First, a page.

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The Setting Sun

by James Hadfield

Special To The Japan Times

Career nihilist Osamu Dazai had already attempted suicide four times when he published his most famous novel in 1947. “The Setting Sun” quickly became a byword for the decline of Japan’s aristocracy in the wake of World War II, but its portrait of a country adrift from its spiritual moorings would resonate with a far wider audience.

The Setting Sun, Osamu Dazai, NEW DIRECTIONS

The book’s narrator, Kazuko, is the 29-year-old daughter of a once-rich family whose fortunes have taken a turn for the worse. Forced to leave their luxurious Tokyo home, she and her mother move to a villa on Izu Peninsula. But the fragile harmony of their diminished existence is upset by the return of Kazuko’s brother Naoji, a former opium addict who had been lost in action during the war. As their mother’s health deteriorates, Naoji squanders the family finances on drinking trips to Tokyo, while Kazuko attempts to secure her own survival by foisting her affections on one of his friends, an alcoholic novelist.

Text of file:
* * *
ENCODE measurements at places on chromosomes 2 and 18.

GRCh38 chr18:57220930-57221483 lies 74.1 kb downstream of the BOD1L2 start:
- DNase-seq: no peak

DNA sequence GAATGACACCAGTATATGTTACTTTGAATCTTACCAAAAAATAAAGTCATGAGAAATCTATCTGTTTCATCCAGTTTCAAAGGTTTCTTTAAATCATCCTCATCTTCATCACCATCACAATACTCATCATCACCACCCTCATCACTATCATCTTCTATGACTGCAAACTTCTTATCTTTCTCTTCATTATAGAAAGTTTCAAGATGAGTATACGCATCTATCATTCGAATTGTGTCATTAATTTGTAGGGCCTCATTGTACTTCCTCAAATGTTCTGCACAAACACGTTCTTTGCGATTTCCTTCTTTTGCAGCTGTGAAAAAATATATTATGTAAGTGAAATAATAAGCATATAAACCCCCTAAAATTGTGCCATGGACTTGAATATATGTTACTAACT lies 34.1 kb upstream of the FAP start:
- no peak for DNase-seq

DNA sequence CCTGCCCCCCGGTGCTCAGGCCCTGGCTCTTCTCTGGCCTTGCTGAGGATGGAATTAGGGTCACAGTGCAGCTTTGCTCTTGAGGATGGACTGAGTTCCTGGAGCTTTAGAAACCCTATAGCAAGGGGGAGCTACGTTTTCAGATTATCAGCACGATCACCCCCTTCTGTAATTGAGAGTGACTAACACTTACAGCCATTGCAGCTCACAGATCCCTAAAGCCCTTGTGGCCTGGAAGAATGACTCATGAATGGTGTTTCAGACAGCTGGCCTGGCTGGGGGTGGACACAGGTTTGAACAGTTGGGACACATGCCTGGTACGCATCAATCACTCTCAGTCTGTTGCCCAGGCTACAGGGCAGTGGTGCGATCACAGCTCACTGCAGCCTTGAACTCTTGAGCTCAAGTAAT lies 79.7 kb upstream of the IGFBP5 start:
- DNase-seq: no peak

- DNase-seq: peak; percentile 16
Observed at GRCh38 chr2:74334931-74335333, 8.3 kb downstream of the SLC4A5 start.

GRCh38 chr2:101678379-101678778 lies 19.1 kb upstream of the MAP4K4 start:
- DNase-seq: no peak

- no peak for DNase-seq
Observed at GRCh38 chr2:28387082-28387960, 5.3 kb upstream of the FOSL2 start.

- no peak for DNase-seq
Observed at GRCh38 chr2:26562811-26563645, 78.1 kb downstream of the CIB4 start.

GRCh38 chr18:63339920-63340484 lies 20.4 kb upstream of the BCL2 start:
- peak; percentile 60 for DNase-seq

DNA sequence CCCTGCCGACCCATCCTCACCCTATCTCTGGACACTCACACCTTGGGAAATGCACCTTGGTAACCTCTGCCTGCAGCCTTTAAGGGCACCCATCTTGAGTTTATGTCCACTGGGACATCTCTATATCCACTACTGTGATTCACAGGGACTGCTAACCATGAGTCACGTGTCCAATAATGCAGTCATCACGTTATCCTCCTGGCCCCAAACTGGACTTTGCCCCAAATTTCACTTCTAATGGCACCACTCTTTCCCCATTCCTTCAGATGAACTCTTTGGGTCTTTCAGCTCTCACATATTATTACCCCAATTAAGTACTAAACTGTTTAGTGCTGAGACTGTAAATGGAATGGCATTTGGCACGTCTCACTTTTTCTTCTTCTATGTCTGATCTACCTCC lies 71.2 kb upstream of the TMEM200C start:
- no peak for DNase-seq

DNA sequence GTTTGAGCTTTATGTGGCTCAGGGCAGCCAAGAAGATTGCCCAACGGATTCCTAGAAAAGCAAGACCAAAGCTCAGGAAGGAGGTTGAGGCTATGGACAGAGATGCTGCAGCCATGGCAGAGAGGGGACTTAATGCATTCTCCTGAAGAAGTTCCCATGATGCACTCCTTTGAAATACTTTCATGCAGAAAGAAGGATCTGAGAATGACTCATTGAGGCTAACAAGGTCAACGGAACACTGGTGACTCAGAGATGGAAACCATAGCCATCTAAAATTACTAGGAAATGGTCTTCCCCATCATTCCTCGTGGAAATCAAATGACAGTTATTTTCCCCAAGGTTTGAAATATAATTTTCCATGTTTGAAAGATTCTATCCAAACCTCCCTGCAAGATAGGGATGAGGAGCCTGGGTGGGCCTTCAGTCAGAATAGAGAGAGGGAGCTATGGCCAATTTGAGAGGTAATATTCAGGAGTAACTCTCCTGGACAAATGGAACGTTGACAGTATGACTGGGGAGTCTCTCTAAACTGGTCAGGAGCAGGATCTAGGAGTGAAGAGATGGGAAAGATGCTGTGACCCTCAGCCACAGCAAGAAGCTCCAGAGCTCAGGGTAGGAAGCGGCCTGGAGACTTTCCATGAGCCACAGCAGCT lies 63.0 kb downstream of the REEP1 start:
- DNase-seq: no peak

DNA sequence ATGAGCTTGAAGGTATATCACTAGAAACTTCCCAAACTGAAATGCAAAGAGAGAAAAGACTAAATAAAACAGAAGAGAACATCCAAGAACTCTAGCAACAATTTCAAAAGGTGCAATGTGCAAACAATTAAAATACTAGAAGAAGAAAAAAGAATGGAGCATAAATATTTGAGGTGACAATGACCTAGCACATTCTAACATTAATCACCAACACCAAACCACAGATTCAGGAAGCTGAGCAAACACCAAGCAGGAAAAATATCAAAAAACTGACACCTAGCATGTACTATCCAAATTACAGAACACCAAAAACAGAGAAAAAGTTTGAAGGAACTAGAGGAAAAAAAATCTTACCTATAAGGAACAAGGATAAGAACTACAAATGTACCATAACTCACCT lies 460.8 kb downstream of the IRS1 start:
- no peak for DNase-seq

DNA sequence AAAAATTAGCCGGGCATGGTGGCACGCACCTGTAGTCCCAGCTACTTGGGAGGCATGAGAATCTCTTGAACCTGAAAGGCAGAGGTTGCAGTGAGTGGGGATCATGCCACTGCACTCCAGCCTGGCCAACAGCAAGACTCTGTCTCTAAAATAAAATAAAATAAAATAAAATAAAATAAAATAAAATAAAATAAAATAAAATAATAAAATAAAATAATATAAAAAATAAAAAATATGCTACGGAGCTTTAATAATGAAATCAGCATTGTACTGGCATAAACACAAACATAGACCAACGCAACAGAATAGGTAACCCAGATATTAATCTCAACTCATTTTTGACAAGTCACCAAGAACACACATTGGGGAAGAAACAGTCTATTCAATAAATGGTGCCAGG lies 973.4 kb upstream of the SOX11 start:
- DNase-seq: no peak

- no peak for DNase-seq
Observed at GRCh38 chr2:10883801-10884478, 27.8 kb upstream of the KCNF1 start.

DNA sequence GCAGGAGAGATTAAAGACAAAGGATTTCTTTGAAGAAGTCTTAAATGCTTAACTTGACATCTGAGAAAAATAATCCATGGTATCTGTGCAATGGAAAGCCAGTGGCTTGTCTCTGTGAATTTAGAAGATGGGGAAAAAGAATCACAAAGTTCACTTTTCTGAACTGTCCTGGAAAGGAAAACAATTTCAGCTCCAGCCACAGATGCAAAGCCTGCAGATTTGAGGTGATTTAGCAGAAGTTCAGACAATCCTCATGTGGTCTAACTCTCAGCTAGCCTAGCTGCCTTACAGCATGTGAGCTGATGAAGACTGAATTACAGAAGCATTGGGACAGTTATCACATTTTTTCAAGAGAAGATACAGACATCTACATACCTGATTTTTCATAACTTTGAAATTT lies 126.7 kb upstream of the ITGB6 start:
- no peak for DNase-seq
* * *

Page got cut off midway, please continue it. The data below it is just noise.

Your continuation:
Though not as autobiographical as Dazai’s subsequent novel, “No Longer Human,” “The Setting Sun” draws heavily on his experiences. The child of a wealthy landowner, he had tasted the kind of privilege that his protagonists are forced to abandon. He’d also fathered a child with one of his fans, Shizuko Ota, whose diaries provided the basis for the book.

“The Setting Sun” would transform its author into a celebrity, the literary poster child for Japan’s postwar malaise — for a brief moment, at least. Already succumbing to tuberculosis, alcoholism and overwork, Dazai finally succeeded in taking his own life in 1948, just shy of his 39th birthday.

Each week “Essentials” introduces a work of fiction that should be on the bookshelf of any Japanophile.